The days of relegating collagen to face creams is over. Collagen is coming into its own and is anything from in protein powders, snack bars, drinks, and supplements. Collagen is taking over the grocery store aisles in a big way. But what is collagen? Do we need it? What does it even do?
What is Collagen?
Collagen is the main protein in our bodies. It’s essential in building tissue, muscles, bones, skin, tensions, and our digestive system. It also helps keep our skin elastic and our joints and tendons together.
There are 16 different types of collagen and four major types. Type 1 provides structure for your skin, tendons, bones, ligaments, teeth and connective tissue. Type 2 supports cartilage growth, as well as the fluid in your eyes. Type 3 also supports skin, muscle and blood vessels. Type 4 is found in skin and acts as a barrier between the lining of one body surface from other connecting tissue.
Do I Need to Use Collagen?
Though collagen is the most abundant protein in your body, there are things that affect collagen production and use in the body. As you age, you start to produce less collagen, which affects skin elasticity and joint health.
If you’re transitioning off a diet high in refined carbs or sugar, that can also affect the health of collagen in your body. The excess sugar in your blood bonds to protein or fat molecules in your body and hardens, slowing them down and making them less effective.
Smoking and overexposure to UV rays can also affect your body’s ability to produce collagen. There are autoimmune diseases that cause the body to attack its own collagen, tissues, or organs, like lupus, rheumatoid arthritis, and scleroderma.
The Benefits of Using Collagen
Supplementing with collagen can help multiple organs and systems of your body.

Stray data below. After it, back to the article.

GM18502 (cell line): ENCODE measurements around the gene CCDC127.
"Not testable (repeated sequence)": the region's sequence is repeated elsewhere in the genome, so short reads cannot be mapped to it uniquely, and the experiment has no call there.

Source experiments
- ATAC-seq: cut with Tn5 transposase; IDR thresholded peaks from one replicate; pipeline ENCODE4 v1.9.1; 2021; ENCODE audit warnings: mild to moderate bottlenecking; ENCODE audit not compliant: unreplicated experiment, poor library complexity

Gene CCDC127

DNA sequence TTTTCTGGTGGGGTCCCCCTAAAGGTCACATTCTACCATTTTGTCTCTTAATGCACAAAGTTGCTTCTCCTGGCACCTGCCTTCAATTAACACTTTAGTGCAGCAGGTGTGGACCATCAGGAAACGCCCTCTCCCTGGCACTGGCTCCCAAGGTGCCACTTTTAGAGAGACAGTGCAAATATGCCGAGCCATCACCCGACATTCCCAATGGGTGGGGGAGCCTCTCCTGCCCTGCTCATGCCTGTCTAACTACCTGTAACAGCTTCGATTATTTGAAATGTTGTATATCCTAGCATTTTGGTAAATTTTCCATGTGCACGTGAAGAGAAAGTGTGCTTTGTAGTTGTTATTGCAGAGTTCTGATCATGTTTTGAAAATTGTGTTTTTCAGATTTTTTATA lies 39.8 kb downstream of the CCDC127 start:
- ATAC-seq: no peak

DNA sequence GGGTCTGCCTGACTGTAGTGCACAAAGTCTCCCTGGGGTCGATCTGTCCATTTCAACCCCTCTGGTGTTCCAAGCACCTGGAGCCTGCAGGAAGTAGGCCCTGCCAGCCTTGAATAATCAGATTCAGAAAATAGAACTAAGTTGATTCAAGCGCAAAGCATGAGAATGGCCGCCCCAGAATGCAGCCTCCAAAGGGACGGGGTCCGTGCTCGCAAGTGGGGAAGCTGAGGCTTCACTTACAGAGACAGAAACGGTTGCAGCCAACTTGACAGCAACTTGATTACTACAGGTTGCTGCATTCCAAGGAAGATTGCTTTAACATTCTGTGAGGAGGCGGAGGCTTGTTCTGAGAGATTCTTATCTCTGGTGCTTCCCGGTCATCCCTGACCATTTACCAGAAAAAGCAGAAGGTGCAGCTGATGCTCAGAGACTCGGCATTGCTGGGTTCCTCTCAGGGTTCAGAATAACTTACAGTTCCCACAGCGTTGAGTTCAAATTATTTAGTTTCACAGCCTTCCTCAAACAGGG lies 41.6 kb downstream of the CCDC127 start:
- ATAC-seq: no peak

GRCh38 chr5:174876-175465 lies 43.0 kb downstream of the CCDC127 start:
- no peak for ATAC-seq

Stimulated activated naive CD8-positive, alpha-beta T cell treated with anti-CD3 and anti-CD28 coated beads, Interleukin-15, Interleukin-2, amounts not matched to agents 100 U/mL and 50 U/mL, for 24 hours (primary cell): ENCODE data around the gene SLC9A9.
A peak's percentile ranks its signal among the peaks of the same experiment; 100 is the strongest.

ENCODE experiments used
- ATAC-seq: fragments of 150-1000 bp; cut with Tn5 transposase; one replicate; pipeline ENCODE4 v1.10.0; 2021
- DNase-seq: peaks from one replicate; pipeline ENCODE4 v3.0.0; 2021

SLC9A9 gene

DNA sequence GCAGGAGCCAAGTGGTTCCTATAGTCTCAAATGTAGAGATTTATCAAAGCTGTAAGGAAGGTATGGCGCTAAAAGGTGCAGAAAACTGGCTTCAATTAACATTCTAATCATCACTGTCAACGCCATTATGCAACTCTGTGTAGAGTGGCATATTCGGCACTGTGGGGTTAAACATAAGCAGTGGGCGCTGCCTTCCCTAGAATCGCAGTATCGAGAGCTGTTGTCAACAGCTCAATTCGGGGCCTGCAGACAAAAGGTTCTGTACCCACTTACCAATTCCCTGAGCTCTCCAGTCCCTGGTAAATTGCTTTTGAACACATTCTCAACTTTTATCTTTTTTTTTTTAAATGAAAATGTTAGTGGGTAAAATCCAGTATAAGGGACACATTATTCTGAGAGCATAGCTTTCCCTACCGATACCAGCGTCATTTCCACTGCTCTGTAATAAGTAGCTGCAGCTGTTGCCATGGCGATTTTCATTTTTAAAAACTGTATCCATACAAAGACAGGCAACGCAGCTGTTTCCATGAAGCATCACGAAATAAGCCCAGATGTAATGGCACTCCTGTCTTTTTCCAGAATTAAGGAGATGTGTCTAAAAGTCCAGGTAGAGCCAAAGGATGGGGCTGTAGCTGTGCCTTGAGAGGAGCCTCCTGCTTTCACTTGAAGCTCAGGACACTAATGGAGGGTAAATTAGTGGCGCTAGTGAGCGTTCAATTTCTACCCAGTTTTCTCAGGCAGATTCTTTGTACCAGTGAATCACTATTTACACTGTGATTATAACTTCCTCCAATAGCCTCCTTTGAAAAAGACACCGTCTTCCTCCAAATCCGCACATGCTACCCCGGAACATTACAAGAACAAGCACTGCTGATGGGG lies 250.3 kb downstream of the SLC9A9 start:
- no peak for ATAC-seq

Improves Skin Health: As mentioned above, you produce less collagen as you age. Providing your body with collagen can help keep your skin healthy and hydrated.
Supports Strong Hair, Teeth and Nails: If you have nails that are soft or chip easily, you may need more collagen. Type 1 collagen is also essential for strong teeth, so if you want to fortify your smile, consider adding in collagen. Collagen can also promote hair growth.
Helps with Joint Pain: Collagen can help keep your joints lubricated, which can help reduce joint pain and possibly joint deterioration. This can be helpful for athletes who play high-impact sports, people with previous joint issues, those aging or those with autoimmune issues that affect the joints.
Helps Repair Digestive Lining: Collagen is a rich source of amino acids that can help seal holes in your digestive tract. Holes can be caused by large food particles that weren’t properly digested busting through the walls of your gut. It can lead to digestive issues, nutrient malabsorption, and autoimmune responses of your body attacking whatever’s leaked out.
Where to Get Collagen
You can add collagen to your diet or boost what collagen you already have in a variety of ways.